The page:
In 1985 Toni Zweifel, in perfect health, jotted down a somewhat surprising thought: “The bad thing,” he wrote, “is not so much the fact that one has cancer, but that one’s relationship with God isn’t strong enough to turn the sickness into something positive. The only real evil is sin. Our Christian faith, a vital relationship with God, can turn even cancer into a love story.”
Toni was then at the height of his productivity. He couldn’t suspect how soon he himself would be in the situation of that cancer patient. A few months later he was found to have a type of leukemia that provided little hope for a cure. Aggressive chemotherapy was required, with very painful side affects.
From the first moment, Toni strove to unite his suffering to that of Christ, as he had learned to do from St. Josemaría Escrivá. He didn’t want to leave Jesus alone on the cross, but to accompany him, to share in his sentiments and take part in his work of salvation. Prayer and sacrifice became his principal occupation during his hospital stays.
“Being healthy or sick,” he wrote a few months before his death, “is less important than our relationship with God, which is the only thing that matters and which makes a person happy even in sickness. Whatever happens, I know that it is for the best.”
Through suffering, drawing closer to God
In December of 1986, ten months after leukemia was diagnosed, the doctors thought they had beaten the disease. He then began to worry that, now that he was well, he would begin to weaken in his sense of God’s presence. To keep this from happening, he strove to keep aware of his sickness. In difficult professional matters he often asked himself: “But Toni, have you prayed enough for a successful outcome?” And he would answer, “Yes, when I was sick…” And then he would spur himself on to pray, saying, half seriously and half in jest: “Let’s not force our Lord to strike me down again, so that I pray a bit more.”
When a few years later he had the first relapse, Toni understood it as a call to more intense prayer. “Blessed be these divine caresses in regard to my health,” he said. “They help me to turn my attention to more important things and to pray more.” And he made a firm resolution to continue doing so when he was able to leave the hospital and go back to work.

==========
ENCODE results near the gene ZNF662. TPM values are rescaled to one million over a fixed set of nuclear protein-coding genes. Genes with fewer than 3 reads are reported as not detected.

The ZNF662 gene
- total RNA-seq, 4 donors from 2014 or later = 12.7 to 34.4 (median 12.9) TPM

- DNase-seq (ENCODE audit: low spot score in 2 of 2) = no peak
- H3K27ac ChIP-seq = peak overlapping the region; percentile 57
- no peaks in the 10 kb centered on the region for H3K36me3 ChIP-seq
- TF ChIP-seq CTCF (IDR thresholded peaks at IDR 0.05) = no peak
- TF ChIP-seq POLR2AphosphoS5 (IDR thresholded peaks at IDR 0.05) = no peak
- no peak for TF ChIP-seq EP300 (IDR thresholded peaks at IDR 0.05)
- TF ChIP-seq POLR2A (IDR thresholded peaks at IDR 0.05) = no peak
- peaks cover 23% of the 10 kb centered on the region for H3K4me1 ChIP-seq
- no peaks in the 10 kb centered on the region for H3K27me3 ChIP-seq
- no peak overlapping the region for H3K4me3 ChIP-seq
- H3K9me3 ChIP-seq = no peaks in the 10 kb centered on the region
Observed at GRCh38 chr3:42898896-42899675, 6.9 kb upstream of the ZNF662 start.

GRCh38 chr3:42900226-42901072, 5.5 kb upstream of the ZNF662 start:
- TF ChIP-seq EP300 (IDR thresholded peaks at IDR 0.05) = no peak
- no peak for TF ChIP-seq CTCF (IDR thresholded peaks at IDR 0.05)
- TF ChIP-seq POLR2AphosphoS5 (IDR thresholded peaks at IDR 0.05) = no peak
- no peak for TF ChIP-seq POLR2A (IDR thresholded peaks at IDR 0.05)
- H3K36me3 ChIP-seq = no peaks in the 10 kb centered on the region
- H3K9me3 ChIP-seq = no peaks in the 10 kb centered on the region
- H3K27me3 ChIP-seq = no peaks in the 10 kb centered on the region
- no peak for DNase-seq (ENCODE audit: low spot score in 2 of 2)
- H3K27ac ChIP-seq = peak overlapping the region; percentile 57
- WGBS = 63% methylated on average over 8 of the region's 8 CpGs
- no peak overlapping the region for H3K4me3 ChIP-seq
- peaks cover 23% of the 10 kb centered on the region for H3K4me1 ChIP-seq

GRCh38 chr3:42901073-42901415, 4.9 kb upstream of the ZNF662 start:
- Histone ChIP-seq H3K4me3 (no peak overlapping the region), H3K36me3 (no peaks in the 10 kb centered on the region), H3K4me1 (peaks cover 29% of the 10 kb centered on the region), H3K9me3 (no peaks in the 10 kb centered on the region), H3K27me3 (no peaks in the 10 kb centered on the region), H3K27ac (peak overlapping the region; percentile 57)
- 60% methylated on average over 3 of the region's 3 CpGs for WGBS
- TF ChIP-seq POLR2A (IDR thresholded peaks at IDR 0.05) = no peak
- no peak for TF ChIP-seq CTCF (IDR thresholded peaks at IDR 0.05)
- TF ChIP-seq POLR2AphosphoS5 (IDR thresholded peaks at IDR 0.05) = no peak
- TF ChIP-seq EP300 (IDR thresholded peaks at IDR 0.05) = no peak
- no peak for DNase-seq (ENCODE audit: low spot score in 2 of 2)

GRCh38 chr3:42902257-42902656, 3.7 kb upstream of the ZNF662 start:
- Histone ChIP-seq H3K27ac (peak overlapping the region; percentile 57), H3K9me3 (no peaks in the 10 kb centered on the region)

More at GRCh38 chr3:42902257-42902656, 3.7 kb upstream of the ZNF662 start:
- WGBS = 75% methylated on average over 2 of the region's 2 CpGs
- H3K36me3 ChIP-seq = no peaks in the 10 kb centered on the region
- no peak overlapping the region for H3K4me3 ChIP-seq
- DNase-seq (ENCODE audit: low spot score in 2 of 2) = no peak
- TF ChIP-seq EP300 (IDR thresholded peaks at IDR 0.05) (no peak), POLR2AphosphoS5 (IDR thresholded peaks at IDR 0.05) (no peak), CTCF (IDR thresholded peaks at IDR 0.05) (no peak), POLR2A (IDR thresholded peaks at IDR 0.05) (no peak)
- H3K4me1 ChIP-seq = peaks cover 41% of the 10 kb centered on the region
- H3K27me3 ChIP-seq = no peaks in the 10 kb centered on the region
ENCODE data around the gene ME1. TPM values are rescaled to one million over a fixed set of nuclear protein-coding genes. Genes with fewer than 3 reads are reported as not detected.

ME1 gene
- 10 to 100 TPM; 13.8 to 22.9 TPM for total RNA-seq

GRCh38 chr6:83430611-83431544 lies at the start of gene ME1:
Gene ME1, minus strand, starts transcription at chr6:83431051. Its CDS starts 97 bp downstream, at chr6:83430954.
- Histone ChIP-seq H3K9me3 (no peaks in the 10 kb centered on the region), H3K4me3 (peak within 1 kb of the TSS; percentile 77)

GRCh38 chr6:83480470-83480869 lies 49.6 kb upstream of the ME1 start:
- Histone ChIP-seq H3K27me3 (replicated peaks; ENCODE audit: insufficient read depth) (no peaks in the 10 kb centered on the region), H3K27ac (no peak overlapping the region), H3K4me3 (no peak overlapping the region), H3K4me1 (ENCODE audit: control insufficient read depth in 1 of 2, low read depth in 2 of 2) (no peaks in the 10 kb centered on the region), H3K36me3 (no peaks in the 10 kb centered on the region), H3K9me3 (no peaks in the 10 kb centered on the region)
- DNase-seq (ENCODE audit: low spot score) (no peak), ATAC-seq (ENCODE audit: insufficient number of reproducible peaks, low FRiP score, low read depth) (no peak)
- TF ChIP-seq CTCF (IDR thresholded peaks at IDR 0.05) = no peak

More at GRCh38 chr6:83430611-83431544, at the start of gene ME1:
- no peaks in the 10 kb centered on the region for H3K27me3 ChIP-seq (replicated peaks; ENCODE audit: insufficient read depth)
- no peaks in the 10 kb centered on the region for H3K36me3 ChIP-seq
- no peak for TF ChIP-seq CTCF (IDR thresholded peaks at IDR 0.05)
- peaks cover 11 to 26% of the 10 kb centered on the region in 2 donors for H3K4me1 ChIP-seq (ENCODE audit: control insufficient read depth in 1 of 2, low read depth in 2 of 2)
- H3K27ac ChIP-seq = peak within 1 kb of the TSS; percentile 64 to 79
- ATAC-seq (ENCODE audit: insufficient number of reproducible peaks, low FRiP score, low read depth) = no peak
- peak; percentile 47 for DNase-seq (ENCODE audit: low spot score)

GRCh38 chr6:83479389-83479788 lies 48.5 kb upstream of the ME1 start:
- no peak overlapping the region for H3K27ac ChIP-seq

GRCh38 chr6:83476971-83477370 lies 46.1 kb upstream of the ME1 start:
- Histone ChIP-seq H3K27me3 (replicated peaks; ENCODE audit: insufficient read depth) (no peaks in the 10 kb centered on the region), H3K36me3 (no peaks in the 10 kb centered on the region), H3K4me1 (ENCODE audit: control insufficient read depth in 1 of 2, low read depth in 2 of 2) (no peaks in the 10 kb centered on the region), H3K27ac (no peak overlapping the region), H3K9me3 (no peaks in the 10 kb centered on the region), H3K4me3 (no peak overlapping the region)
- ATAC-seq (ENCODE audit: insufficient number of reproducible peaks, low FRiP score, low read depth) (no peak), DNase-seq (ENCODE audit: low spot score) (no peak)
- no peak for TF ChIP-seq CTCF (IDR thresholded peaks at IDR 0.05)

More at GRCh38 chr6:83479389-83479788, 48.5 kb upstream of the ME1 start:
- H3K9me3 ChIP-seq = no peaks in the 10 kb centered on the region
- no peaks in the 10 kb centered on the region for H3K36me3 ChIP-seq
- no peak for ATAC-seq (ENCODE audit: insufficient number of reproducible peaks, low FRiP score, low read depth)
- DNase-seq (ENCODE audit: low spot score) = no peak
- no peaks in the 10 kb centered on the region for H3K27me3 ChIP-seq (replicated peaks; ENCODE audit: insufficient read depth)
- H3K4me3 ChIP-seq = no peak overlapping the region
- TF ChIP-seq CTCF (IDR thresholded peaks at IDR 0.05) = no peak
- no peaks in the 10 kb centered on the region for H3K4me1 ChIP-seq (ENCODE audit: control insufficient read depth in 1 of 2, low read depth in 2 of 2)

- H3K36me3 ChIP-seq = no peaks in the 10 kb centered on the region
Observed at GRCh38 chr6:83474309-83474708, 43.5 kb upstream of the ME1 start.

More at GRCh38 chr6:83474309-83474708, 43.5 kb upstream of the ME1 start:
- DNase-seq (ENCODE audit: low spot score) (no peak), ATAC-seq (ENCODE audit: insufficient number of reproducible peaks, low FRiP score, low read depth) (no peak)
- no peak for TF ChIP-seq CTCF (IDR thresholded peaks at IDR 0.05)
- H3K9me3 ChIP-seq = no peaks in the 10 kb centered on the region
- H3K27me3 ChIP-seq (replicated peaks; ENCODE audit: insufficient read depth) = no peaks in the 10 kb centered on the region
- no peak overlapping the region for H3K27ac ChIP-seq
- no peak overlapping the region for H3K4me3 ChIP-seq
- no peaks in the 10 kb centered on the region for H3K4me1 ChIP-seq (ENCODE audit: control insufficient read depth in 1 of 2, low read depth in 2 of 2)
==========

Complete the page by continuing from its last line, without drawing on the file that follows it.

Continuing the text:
He felt himself closely united to the Prelate of Opus Dei, Msgr. Alvaro del Portillo: He offered up many of his sufferings and discomforts for his intentions. During a trip by Don Alvaro to North America in 1988 he wrote: “I have composed a sort of child’s prayer that I say during the night when I wake up and accompany you in America.”
Toni was very aware that in his “exceptional circumstances” he could be a great support and spur for the faith of others. Many people came to visit him at the side of his sickbed. Rather than seeking sympathy for himself, he inquired about their own situation and problems. He often took advantage of these moments “to plunge right in and speak about God.” In this way he led many people to a new and deeper relationship with God.
“Christ chose a worse fate”
In his situation, Toni always kept in mind the fate that Christ himself had willingly embraced at the end of his life. This helped him to avoid taking his own sickness too seriously. “Out of love for us, God incarnate chose for himself death on the Cross. If leukemia had been a greater demonstration of his love, he would have chosen that way to die.” He expressed great gratitude to those who prayed for him; but he left it to God to decide how many of these prayers redounded to his benefit and how many, as he put it, “were re-routed to much more serious and important matters.”
In March 1988 he suffered an acute fever that rose above 104ºF. A friend spent hours cooling his forehead. Toni later said that person had been “like a mother” in his care for him. A year later he wrote to Msgr. del Portillo again. He spoke about all the people coming to visit him and closed by saying: “You can see that I am ‘having a great time.’ I try to be close to you while I am profiting from this treasure which right now only amounts to a bit more tiredness.” Msgr. del Portillo noted in the margin: “he knows his illness is now in it terminal state and could lead to his death at any moment.” A few days before he died Toni suffered a cerebral hemorrhage. As a result he could not speak for a while, although his mind was still clear He bore it with great calm and when he could speak again he joked: “The computer was still working but the printer wasn’t.”
“A Love Story”
Early on the morning of November 24, 1989, Toni succumbed to his illness. A few minutes before his last breath he said good-bye with a wave of his hand to the two persons accompanying him. Several days earlier he had told someone that his life had been “a divine love story.” He had enjoyed a wonderful intimacy with God, for which he was very thankful.
Toni died with the certainty of having attained true happiness. He experienced in his own soul what Pope Benedict XVI later wrote in his book Jesus of Nazareth: “The Cross is the true ‘height.’ It is the height of ‘love to the end’ (Jn 13:1). On the Cross, Jesus is exalted to the very ‘height’ of the God who is love” (p. 349).